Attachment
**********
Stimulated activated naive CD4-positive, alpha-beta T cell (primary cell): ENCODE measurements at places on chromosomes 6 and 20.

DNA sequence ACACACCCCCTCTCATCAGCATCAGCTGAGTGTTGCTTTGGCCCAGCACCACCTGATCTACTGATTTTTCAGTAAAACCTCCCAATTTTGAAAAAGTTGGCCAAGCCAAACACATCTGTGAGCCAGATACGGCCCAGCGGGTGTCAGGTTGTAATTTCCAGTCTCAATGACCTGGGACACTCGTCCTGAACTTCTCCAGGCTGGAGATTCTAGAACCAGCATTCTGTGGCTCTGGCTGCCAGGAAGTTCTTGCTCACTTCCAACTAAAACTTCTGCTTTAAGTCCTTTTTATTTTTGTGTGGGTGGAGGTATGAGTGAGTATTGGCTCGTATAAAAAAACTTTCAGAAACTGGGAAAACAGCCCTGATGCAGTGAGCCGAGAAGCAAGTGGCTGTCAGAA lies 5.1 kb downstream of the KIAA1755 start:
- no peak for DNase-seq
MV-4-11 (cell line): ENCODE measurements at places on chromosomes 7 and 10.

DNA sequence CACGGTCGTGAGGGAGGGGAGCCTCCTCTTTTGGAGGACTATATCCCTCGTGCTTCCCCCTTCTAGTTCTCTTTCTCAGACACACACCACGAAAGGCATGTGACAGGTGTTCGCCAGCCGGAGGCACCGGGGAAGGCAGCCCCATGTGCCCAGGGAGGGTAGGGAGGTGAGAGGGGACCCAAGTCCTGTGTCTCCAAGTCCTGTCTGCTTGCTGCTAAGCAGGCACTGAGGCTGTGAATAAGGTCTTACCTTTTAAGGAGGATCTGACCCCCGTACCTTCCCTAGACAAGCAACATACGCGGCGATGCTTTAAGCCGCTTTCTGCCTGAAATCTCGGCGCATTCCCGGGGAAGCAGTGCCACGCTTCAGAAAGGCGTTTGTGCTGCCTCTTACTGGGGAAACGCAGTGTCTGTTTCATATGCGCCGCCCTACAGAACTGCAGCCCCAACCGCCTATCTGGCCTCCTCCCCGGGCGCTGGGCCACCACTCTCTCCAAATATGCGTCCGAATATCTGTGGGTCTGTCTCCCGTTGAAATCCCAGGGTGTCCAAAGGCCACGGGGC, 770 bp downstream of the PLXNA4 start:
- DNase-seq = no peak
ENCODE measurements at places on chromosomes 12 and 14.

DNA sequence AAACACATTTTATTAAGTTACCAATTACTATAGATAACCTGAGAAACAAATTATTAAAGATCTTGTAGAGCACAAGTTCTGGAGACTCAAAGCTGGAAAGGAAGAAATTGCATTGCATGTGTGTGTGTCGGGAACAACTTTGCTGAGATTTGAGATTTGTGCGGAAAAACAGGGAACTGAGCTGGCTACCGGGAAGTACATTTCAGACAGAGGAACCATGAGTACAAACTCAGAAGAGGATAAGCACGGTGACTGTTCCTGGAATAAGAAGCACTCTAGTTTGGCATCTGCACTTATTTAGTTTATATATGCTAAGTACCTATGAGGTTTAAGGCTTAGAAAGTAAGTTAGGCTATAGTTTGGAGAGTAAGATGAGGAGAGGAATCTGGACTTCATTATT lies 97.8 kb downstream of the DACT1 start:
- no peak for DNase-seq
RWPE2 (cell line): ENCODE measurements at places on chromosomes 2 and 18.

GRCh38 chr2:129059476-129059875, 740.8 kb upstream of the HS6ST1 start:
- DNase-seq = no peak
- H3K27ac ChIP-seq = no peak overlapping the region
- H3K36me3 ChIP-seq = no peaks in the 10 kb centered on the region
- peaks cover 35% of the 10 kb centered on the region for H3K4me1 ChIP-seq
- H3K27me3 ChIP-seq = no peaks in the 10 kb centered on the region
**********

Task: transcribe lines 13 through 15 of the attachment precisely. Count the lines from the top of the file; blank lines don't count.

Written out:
- H3K27ac ChIP-seq = no peak overlapping the region
- H3K36me3 ChIP-seq = no peaks in the 10 kb centered on the region
- peaks cover 35% of the 10 kb centered on the region for H3K4me1 ChIP-seq